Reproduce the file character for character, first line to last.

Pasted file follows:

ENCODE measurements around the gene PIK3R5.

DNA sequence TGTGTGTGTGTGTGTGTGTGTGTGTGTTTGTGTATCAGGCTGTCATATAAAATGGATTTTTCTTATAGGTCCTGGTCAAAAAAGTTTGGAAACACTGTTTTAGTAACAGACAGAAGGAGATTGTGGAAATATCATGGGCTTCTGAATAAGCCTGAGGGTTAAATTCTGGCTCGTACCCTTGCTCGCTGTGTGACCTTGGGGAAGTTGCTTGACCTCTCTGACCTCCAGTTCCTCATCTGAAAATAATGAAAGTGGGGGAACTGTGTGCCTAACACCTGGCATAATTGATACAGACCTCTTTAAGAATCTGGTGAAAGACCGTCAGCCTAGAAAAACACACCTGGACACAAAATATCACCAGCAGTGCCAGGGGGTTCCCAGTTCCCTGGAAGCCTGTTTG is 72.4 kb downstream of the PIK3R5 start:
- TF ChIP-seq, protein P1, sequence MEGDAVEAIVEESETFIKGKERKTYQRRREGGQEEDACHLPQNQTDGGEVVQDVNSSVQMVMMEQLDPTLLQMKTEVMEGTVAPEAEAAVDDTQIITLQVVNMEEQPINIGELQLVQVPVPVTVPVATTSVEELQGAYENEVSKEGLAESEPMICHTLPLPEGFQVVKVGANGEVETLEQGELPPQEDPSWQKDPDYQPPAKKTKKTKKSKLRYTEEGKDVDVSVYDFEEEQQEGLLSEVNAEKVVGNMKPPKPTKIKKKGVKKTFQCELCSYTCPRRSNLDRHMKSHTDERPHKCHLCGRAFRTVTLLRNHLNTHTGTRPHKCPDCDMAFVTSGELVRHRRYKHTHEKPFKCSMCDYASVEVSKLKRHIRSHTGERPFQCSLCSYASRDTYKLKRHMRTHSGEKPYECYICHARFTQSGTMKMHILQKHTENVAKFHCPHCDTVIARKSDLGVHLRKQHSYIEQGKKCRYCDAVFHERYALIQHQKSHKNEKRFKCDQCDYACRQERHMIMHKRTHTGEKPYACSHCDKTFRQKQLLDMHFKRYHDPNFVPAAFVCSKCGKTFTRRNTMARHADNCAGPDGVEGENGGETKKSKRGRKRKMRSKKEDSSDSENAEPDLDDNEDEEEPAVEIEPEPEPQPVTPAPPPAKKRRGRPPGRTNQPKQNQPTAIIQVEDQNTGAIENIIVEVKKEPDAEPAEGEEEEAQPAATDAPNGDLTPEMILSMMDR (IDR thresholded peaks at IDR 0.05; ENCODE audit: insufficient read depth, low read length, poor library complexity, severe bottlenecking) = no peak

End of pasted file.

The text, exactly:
ENCODE measurements around the gene PIK3R5.

DNA sequence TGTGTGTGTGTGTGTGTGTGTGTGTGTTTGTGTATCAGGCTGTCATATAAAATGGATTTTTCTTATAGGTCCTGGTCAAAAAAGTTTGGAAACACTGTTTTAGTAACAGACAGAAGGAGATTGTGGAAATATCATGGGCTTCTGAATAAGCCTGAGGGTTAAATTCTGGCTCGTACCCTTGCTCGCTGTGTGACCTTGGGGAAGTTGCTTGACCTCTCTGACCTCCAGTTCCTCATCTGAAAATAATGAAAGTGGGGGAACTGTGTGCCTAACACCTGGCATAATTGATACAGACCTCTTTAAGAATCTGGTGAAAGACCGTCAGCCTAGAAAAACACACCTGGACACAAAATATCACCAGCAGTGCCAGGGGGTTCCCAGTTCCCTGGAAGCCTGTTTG is 72.4 kb downstream of the PIK3R5 start:
- TF ChIP-seq, protein P1, sequence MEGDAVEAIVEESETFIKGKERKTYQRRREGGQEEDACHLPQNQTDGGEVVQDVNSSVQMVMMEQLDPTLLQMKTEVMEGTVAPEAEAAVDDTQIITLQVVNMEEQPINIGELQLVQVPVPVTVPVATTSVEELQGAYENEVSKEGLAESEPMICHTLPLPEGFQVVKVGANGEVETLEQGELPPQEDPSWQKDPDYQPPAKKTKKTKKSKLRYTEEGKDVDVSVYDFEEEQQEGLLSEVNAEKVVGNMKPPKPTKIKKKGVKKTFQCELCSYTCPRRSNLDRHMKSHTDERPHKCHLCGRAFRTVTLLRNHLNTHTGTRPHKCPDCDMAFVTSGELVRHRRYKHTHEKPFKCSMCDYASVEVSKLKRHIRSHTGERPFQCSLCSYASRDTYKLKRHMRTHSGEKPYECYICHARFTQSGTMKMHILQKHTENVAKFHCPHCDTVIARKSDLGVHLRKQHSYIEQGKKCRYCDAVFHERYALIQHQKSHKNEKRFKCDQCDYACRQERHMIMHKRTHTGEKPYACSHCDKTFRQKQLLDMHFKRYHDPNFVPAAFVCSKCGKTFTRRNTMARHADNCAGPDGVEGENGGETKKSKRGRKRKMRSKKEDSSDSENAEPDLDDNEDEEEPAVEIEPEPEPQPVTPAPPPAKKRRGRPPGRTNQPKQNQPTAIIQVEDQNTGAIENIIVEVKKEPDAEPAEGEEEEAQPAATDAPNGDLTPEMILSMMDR (IDR thresholded peaks at IDR 0.05; ENCODE audit: insufficient read depth, low read length, poor library complexity, severe bottlenecking) = no peak